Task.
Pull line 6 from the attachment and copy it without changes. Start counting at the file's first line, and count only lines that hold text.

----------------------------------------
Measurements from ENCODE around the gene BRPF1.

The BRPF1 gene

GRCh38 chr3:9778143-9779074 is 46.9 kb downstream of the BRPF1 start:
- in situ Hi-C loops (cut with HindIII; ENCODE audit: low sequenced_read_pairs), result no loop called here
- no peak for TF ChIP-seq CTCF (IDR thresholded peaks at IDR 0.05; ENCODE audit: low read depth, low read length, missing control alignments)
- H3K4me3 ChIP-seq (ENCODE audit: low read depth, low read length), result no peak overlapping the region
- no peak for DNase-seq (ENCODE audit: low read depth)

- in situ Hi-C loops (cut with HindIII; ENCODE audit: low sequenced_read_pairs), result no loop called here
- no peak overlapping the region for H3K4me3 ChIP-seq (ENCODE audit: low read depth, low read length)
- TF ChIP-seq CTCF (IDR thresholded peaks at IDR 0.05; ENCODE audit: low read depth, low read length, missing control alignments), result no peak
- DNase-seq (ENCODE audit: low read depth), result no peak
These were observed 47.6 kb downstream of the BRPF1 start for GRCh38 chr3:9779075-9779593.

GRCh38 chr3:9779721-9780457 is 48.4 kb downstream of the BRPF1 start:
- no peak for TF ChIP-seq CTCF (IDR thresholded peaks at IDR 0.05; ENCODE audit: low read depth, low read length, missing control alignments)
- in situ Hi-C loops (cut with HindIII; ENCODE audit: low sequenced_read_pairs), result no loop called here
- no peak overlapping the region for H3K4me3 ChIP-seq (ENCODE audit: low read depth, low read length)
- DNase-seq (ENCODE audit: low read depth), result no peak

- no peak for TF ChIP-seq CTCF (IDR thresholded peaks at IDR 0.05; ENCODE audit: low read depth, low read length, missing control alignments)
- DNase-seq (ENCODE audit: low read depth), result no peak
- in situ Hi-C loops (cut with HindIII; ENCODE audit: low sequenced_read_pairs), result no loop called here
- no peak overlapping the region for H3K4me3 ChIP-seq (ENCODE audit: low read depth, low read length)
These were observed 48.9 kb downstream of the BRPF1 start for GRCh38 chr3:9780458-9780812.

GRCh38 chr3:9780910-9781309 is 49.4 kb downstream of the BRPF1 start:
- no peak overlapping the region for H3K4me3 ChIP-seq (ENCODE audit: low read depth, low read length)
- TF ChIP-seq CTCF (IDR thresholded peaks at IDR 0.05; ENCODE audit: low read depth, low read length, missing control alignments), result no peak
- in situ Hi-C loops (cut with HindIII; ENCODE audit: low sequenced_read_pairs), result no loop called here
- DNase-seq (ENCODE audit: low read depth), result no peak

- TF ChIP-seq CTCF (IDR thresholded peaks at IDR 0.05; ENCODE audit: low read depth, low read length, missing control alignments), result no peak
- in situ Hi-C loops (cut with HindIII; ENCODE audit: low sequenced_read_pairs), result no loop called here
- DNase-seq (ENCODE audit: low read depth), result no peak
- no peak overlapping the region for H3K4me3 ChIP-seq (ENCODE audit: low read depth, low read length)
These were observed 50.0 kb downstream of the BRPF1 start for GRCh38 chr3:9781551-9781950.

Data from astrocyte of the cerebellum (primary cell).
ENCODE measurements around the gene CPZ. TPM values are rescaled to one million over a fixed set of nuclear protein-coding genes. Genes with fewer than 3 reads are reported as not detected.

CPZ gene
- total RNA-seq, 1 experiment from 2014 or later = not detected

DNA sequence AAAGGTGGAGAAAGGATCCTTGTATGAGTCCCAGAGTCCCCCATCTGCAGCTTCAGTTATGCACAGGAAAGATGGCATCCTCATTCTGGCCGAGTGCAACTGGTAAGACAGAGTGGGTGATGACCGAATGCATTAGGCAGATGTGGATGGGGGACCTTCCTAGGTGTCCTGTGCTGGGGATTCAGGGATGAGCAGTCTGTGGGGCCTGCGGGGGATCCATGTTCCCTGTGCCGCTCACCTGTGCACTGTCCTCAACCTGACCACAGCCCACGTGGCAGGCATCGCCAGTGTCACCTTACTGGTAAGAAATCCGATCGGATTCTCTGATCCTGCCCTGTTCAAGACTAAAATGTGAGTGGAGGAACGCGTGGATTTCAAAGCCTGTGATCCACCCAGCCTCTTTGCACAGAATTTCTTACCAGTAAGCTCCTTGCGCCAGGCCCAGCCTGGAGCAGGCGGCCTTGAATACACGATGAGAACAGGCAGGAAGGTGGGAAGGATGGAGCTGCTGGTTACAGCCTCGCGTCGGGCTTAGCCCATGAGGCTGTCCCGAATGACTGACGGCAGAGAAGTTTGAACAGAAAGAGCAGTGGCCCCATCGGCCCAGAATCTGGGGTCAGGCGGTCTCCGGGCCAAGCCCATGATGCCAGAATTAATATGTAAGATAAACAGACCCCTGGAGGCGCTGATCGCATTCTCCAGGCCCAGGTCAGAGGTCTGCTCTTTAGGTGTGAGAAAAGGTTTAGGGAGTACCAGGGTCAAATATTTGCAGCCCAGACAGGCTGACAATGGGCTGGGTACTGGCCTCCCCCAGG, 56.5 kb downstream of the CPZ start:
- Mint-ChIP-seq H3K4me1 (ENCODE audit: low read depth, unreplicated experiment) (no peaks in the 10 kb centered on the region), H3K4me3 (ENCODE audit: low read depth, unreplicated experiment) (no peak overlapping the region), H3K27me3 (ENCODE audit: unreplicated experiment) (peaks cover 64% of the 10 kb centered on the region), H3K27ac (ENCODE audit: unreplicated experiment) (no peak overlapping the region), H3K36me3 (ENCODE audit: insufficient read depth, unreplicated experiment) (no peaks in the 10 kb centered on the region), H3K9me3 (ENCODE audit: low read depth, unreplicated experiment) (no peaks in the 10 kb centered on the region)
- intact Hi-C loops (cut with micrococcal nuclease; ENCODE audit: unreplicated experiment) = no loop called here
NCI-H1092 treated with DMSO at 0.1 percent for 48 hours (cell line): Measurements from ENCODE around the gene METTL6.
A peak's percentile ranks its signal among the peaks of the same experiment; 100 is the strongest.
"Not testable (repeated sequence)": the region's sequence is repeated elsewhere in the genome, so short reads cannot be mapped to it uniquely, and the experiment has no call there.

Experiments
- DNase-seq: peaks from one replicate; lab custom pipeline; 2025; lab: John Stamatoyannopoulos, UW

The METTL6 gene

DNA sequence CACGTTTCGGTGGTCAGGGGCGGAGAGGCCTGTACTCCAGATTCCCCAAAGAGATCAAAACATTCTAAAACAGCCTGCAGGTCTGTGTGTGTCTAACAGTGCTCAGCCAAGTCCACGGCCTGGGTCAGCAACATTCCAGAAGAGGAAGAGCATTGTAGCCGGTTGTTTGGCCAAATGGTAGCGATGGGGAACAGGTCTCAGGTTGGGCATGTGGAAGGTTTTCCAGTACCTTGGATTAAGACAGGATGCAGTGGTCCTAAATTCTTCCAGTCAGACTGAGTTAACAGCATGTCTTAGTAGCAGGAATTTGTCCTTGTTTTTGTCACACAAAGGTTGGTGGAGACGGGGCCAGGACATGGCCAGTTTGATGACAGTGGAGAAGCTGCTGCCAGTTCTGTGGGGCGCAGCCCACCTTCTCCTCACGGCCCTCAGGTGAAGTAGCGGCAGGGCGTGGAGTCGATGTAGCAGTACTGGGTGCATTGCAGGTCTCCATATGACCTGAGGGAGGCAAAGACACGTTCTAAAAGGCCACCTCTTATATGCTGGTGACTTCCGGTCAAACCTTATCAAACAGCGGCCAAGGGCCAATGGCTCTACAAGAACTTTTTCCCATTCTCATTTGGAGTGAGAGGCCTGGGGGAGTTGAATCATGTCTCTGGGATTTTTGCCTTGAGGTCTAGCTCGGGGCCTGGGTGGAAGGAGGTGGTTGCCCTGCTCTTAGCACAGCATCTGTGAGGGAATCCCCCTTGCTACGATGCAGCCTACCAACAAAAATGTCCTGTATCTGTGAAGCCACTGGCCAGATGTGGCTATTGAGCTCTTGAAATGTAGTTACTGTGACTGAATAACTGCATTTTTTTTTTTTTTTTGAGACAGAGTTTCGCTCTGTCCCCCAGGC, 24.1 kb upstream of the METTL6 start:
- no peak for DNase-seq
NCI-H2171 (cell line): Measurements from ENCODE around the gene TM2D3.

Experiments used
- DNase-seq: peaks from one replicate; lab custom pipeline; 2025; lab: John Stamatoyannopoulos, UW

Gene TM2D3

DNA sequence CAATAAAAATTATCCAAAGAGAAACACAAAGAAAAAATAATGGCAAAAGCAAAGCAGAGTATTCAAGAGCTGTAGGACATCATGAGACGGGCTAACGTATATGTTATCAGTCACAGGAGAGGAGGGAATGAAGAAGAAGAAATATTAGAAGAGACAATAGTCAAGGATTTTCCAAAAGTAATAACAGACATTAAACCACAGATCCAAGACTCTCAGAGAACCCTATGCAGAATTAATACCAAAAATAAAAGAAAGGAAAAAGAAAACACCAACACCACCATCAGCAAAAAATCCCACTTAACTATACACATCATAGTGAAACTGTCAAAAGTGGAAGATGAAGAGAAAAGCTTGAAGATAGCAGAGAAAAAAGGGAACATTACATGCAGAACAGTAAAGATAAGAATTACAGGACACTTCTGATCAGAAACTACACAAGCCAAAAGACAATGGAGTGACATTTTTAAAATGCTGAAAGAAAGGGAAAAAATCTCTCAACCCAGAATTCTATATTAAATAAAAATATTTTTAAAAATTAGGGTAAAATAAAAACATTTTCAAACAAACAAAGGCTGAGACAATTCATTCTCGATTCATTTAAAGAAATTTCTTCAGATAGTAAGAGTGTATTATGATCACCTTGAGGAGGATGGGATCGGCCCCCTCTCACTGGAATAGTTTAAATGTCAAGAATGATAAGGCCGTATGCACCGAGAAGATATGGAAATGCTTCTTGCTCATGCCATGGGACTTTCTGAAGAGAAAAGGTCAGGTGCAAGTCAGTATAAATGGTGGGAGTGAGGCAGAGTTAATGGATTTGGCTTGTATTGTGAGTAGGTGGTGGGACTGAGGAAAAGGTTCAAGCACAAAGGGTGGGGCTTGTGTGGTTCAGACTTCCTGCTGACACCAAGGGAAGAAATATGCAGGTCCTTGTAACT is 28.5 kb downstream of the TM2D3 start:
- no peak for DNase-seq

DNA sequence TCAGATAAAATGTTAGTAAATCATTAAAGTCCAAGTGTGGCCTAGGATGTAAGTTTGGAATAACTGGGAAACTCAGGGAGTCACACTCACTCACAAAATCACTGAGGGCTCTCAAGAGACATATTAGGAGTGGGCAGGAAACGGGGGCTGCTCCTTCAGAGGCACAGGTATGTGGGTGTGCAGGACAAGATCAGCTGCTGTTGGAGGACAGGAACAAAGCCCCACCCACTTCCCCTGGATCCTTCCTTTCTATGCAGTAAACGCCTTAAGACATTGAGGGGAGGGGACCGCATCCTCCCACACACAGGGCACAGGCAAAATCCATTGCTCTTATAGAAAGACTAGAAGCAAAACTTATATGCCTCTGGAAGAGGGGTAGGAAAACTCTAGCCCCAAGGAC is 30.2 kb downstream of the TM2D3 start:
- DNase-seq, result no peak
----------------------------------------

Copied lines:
- H3K4me3 ChIP-seq (ENCODE audit: low read depth, low read length), result no peak overlapping the region